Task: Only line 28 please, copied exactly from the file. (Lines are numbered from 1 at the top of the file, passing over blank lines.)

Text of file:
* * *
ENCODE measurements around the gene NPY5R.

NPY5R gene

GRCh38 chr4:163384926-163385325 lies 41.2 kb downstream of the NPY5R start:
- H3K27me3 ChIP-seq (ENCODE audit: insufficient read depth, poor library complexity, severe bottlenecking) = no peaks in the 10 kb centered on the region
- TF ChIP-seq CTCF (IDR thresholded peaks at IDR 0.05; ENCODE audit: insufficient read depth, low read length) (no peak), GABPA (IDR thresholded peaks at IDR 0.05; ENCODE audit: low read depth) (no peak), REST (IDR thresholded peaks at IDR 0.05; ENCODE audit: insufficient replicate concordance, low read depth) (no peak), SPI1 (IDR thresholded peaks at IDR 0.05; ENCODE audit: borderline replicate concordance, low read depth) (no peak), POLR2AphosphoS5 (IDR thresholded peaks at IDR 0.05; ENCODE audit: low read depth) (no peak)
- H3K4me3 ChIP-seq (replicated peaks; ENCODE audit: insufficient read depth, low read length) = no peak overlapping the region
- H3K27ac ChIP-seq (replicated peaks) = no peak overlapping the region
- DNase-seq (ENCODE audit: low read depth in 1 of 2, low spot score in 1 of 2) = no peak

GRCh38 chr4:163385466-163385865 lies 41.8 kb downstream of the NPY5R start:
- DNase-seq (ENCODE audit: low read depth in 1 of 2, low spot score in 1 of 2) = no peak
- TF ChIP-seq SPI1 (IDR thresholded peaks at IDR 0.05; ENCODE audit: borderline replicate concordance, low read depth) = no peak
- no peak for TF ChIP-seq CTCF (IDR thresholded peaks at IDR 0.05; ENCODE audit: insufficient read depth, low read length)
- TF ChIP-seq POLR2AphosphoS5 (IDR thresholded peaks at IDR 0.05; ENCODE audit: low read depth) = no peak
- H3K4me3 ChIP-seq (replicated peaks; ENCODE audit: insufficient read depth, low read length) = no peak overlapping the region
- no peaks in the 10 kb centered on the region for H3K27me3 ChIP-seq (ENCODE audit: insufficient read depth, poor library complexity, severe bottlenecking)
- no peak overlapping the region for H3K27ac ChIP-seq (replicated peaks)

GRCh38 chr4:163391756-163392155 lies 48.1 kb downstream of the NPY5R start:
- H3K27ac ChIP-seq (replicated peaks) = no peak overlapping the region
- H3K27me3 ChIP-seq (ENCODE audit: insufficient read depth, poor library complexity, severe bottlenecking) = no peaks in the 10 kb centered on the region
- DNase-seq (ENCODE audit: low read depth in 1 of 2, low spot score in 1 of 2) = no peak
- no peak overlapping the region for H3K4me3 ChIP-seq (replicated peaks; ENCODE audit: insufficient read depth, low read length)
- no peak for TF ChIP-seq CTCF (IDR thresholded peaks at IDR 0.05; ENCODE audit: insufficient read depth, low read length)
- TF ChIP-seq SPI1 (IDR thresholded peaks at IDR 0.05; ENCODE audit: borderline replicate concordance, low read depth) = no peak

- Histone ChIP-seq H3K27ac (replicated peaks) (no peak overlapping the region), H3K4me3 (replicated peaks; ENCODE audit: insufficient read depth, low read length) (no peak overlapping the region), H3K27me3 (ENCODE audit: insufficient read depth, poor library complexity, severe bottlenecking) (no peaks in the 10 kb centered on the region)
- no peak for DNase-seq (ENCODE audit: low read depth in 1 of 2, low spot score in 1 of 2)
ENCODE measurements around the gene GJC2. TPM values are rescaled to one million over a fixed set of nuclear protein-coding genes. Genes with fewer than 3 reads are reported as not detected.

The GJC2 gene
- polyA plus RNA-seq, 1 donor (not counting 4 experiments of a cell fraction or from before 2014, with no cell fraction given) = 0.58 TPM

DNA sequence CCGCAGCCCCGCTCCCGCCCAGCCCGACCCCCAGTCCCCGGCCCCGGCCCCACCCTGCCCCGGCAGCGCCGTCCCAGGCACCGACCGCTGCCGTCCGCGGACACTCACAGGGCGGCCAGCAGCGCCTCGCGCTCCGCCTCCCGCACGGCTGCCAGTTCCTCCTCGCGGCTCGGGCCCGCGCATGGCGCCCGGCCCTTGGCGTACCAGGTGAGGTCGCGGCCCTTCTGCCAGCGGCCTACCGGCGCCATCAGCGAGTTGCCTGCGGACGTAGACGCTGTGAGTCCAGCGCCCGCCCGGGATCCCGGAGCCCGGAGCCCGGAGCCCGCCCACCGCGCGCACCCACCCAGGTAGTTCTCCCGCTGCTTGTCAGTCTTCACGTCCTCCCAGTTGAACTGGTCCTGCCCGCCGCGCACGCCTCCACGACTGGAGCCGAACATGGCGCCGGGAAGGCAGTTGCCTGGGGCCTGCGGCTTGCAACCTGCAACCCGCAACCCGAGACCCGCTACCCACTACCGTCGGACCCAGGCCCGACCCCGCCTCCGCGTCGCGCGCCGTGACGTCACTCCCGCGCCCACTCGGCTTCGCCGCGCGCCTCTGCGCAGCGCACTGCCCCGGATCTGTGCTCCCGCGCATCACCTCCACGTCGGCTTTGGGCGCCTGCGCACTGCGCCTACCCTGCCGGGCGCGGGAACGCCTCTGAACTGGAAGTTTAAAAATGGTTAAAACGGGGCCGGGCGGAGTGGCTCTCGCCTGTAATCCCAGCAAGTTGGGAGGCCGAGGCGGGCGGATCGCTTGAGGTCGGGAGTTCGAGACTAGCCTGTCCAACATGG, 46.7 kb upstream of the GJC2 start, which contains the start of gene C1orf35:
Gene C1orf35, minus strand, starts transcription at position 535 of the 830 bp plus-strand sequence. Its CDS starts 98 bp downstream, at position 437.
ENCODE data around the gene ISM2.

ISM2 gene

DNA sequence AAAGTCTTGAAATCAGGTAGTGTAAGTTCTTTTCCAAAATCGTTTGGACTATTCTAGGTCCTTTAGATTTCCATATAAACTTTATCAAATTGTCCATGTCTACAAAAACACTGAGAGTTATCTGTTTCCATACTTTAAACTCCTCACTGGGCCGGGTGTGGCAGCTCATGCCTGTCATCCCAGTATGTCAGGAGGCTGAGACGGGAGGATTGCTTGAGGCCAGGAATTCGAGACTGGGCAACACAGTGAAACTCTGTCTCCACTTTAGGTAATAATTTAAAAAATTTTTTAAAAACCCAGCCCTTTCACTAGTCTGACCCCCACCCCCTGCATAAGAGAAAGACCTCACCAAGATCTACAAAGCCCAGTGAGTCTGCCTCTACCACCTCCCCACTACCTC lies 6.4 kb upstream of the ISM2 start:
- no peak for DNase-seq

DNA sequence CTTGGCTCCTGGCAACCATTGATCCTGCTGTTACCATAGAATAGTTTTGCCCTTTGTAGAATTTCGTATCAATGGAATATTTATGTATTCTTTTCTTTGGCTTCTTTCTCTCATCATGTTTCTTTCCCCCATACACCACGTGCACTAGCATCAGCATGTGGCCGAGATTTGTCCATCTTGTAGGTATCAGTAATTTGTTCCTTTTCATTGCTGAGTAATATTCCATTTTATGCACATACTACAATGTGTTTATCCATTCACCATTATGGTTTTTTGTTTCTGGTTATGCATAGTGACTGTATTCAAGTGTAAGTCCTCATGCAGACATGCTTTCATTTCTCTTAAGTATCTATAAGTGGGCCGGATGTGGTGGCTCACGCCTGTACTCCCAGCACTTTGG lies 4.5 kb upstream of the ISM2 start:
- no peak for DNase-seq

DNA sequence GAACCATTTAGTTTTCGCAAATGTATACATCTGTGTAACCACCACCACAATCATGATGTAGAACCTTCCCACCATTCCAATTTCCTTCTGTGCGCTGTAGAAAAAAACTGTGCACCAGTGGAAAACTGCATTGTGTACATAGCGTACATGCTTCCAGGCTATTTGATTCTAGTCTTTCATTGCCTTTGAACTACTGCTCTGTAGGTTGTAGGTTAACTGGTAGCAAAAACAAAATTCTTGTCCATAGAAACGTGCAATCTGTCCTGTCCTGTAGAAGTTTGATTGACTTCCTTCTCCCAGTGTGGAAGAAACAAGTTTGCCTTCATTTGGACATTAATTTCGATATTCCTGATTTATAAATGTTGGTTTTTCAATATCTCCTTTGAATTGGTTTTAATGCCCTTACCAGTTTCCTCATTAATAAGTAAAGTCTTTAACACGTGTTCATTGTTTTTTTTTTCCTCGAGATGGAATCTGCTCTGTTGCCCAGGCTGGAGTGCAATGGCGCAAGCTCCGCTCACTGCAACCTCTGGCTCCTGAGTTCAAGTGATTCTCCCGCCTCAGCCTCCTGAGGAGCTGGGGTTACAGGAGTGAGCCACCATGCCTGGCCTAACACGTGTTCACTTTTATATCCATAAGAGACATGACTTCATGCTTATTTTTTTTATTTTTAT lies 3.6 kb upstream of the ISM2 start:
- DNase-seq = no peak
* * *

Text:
- polyA plus RNA-seq, 1 donor (not counting 4 experiments of a cell fraction or from before 2014, with no cell fraction given) = 0.58 TPM